The system and its discontents
If you don’t agree with the present state of things, there are basically two ways to deal with it: you try to reform it, or you try to abolish it. Both points of view share the conception that things (political institutions, economic systems, etc.) are man-made and therefore, can be “man/person changed”.
The first path, at its best, believes in the possibility of improving society using the political tools within the system, generally conceived as the tools of democracy. This position would support what is known as liberal or progressive measures at local, state, or federal levels. Implicitly, this position conceives of democracy as a thing in itself, a state of being, a noun without adjectives.
For the second path, it is impossible to understand democracy by itself. Democracy necessarily comes holding hands with an adjective or a qualifier tying this form of government to a specific organization of the economy in a specific historical time. This makes it possible to distinguish for example, the differences between classical Greek Democracy; the American democracy of 1790 when the nation was yet to be a fully developed capitalist country (shoemakers were the first trade union of the time), and territorial expansion was as yet an unspoken dream among the founding fathers; and current day American democracy, in which the country has become a highly developed post-industrial global capitalist economy with growing internal inequality, a strong military presence around the world, and a centralized, un-scrutinized, all inclusive state apparatus of surveillance of its own citizens and foreign nations alike.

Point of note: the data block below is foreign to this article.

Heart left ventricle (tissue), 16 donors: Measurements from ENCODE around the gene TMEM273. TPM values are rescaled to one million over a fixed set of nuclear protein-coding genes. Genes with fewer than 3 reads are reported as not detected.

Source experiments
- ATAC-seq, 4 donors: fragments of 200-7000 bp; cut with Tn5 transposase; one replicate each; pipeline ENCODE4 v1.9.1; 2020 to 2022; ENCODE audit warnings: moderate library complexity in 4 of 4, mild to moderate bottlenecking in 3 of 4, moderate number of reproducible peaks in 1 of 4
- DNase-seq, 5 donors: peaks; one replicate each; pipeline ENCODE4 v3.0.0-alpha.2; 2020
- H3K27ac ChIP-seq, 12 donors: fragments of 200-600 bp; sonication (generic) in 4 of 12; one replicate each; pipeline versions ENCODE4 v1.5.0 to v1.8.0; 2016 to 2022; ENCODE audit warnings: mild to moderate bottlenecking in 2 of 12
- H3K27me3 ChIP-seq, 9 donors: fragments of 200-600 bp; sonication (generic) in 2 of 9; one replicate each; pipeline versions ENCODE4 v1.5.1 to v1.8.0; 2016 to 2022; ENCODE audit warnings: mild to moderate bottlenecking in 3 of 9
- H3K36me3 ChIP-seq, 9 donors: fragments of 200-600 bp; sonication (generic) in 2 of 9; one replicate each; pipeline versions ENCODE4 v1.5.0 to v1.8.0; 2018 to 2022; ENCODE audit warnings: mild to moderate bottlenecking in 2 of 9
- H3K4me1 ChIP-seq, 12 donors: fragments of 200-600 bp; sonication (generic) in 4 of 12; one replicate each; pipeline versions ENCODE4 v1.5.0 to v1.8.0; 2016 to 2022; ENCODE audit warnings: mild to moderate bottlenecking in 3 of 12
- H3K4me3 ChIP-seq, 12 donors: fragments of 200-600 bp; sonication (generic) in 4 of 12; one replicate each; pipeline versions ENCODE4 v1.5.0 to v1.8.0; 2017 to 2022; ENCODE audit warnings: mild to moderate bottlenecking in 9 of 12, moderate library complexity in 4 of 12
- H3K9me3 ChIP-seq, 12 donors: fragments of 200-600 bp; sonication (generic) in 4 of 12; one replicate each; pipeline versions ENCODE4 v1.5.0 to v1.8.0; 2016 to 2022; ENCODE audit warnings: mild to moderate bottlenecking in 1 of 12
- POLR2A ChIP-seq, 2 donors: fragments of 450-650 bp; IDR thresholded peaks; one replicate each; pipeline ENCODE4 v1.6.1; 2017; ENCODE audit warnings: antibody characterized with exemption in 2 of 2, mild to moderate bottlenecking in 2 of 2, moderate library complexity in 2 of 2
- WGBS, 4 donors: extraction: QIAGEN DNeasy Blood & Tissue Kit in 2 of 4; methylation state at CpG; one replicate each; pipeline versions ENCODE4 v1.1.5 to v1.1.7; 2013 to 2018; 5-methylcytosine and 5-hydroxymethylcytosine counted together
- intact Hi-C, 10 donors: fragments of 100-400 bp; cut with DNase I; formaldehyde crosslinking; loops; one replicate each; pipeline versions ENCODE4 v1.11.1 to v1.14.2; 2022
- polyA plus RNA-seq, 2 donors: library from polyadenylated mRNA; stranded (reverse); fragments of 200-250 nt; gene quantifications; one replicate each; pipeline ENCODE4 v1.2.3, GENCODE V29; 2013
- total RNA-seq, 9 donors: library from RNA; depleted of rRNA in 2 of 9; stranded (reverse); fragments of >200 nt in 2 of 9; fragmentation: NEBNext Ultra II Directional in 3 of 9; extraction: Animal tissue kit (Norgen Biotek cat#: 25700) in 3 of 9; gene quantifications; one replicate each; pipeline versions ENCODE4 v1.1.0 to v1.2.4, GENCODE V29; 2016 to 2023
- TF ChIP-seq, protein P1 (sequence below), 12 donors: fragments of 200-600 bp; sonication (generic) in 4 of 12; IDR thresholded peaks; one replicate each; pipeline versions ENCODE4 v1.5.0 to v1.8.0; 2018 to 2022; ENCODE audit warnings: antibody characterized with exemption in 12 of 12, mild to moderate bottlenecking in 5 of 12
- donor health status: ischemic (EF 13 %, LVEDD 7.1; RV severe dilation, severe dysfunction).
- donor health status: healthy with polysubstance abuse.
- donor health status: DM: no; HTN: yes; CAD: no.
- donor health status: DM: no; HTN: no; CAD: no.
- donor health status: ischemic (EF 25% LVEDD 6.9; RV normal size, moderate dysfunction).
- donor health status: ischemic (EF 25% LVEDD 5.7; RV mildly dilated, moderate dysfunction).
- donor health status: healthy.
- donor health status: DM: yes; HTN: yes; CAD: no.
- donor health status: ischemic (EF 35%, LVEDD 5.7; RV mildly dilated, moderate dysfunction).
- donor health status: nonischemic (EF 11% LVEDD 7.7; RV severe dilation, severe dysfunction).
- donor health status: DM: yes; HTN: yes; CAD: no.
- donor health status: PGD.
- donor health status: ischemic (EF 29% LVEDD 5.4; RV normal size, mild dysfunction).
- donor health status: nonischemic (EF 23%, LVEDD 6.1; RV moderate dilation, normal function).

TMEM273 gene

For the second position it is important when defining democracy to keep in mind the wellbeing and interests of the people, making sure that the concept of democracy is not used to cloak the political and economic interests of a given class and to push back into an ever distant future anti-capitalist transformations. For a good example of sharp policy differences developed inside current day American democracy see Robert Reich’s account of The War on the Poor and Working Families on youtube.com.
The second position does not ignore the importance of progressive democratic transformations, but is constantly looking for ways to enhance and elevate these transformations to a radical level. The second position does not accept the limits for change imposed by the main beneficiaries of democracy defined without adjectives. This second position is the position of Marxism.
The foretold death of Marxism and the critique of capital
No other political theory has received as many death certificates as Marxism. Sepulchral capitalists, as we mention somewhere else, have shown particular diligence writing most of these certificates. But the death of Marxism, as Terry Eagleton says in his book Why Marx Was Right, “would be music to ears of Marxists everywhere. They could pack in their marching, and picketing, return to the bosom of their grieving families and enjoy an evening at home instead of another tedious committee meeting.” Marxists could stop being Marxists because the job has been done.